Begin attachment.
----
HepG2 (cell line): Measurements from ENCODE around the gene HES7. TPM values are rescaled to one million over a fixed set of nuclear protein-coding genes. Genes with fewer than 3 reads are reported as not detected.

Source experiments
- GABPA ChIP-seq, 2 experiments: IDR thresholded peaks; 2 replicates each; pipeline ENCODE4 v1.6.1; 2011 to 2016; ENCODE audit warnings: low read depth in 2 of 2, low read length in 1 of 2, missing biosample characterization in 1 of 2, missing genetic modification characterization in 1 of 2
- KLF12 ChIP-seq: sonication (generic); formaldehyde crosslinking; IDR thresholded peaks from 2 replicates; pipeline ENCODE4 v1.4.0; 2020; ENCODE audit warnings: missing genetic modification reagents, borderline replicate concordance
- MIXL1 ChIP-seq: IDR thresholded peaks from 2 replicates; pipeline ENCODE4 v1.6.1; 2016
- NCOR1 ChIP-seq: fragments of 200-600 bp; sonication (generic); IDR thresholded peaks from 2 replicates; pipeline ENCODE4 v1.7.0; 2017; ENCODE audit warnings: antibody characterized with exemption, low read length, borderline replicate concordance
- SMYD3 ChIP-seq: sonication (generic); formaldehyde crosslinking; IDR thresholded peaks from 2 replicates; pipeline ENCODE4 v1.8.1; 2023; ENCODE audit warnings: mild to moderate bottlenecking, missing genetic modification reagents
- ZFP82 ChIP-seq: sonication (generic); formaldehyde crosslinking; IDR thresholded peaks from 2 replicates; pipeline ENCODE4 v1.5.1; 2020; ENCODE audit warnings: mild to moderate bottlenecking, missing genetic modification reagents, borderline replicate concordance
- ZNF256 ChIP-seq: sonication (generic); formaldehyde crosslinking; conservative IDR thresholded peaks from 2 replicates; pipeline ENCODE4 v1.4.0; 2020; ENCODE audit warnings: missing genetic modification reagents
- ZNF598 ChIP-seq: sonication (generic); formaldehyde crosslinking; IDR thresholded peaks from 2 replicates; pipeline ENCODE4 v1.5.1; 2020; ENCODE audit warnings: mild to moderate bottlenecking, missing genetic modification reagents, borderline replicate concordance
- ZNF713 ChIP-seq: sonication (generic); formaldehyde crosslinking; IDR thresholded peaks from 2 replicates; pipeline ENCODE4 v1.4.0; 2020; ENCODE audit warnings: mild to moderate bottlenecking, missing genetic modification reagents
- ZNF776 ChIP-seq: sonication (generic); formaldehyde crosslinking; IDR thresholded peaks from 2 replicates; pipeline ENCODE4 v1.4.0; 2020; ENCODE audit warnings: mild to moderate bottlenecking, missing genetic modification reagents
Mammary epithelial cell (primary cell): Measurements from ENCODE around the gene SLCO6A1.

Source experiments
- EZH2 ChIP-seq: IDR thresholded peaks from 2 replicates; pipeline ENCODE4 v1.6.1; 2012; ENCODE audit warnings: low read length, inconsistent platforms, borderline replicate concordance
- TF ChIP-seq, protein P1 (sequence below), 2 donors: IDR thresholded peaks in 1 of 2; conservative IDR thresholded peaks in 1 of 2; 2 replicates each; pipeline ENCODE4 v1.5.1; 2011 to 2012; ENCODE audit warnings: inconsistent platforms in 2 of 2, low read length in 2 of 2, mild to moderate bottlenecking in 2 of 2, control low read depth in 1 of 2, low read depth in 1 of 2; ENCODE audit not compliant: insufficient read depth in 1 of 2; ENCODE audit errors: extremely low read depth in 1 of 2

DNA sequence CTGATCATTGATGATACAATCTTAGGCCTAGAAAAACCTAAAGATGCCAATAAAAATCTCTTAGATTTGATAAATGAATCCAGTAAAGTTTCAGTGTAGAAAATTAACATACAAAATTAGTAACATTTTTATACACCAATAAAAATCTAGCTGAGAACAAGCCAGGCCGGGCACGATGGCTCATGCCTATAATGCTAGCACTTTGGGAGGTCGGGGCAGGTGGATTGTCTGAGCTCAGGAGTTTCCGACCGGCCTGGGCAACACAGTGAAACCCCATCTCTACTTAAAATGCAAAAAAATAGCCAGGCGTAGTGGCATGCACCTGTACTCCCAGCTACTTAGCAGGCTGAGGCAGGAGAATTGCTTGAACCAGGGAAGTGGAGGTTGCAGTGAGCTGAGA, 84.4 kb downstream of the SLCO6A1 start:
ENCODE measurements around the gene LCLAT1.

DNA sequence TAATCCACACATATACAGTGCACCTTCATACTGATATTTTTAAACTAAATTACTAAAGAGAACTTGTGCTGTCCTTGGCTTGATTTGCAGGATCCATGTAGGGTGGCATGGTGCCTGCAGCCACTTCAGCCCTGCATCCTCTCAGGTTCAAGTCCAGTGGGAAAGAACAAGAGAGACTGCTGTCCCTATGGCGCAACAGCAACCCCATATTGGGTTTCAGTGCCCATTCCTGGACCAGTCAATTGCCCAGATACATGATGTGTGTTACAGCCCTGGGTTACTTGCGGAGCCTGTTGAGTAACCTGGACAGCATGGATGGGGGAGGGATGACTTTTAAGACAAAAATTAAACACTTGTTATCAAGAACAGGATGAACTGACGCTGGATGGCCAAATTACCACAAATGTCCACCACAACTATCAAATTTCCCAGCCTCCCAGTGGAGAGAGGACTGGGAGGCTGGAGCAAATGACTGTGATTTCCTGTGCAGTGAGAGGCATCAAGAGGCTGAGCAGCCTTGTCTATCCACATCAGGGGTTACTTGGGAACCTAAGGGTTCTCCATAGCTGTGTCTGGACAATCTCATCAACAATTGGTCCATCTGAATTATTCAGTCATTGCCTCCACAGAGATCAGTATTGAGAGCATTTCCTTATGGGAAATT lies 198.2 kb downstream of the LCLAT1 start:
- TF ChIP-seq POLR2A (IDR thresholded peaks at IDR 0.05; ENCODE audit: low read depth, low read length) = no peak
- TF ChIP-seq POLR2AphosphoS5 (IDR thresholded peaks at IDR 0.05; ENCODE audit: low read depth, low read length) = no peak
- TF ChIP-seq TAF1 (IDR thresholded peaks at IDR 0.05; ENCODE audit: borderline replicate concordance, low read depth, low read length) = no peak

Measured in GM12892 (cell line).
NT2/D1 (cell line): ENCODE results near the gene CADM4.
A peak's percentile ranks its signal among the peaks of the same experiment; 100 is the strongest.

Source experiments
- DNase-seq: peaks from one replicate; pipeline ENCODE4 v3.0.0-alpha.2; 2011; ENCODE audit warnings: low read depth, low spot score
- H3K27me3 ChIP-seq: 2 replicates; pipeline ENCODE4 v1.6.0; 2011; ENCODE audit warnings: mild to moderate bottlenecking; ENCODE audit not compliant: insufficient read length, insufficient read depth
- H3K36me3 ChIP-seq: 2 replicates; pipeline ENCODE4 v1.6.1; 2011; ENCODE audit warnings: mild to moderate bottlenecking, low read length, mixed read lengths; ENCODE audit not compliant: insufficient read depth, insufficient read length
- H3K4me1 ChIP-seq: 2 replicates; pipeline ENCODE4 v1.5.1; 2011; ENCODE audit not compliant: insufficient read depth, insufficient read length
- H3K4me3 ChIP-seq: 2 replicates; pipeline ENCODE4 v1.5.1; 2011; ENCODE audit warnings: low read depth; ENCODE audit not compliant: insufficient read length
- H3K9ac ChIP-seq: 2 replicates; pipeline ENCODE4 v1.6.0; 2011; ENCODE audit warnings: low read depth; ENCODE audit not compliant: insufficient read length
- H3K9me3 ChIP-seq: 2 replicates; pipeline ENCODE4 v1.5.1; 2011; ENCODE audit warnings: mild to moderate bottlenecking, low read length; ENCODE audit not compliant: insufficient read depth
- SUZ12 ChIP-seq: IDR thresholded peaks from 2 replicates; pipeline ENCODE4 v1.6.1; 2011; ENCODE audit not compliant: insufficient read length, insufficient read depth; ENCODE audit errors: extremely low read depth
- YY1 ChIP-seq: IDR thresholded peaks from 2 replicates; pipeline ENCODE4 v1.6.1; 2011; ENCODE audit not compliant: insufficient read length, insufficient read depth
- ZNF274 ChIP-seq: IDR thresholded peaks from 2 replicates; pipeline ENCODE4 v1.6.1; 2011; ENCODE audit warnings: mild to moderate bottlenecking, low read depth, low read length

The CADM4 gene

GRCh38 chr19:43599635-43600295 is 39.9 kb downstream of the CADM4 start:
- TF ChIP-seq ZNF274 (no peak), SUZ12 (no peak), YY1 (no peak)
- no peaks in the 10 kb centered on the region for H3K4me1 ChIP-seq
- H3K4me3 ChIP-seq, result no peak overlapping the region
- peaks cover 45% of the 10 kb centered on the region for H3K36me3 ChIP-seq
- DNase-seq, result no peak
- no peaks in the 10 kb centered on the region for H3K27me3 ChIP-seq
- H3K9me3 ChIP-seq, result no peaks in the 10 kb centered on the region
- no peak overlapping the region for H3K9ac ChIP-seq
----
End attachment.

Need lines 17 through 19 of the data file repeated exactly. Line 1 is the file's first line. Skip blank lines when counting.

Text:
DNA sequence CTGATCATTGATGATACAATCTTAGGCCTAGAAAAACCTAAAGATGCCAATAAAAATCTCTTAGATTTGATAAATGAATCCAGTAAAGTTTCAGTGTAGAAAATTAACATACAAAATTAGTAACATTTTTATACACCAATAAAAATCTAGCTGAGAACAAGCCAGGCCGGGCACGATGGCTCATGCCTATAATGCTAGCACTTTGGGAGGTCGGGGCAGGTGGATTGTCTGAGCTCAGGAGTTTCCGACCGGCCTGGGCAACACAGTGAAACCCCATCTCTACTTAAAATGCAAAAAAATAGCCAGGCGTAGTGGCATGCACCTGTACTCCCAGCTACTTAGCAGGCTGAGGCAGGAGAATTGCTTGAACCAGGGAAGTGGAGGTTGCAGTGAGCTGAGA, 84.4 kb downstream of the SLCO6A1 start:
ENCODE measurements around the gene LCLAT1.

DNA sequence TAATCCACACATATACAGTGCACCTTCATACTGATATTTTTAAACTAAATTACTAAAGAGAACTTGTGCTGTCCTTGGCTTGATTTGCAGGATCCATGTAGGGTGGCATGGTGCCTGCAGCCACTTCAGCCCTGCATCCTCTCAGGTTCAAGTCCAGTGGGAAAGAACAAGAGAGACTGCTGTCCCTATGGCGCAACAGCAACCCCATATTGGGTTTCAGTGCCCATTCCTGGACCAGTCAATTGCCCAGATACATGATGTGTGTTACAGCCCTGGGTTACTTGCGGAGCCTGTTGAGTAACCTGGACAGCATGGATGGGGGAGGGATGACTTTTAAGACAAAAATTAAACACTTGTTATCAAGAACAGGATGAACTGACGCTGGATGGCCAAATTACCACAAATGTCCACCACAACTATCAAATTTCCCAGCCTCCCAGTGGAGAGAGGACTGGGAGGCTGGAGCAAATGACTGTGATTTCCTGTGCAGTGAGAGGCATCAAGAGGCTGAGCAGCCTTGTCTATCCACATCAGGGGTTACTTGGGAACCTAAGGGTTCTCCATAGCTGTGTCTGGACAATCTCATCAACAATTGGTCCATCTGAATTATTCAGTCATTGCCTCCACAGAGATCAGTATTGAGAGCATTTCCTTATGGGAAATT lies 198.2 kb downstream of the LCLAT1 start: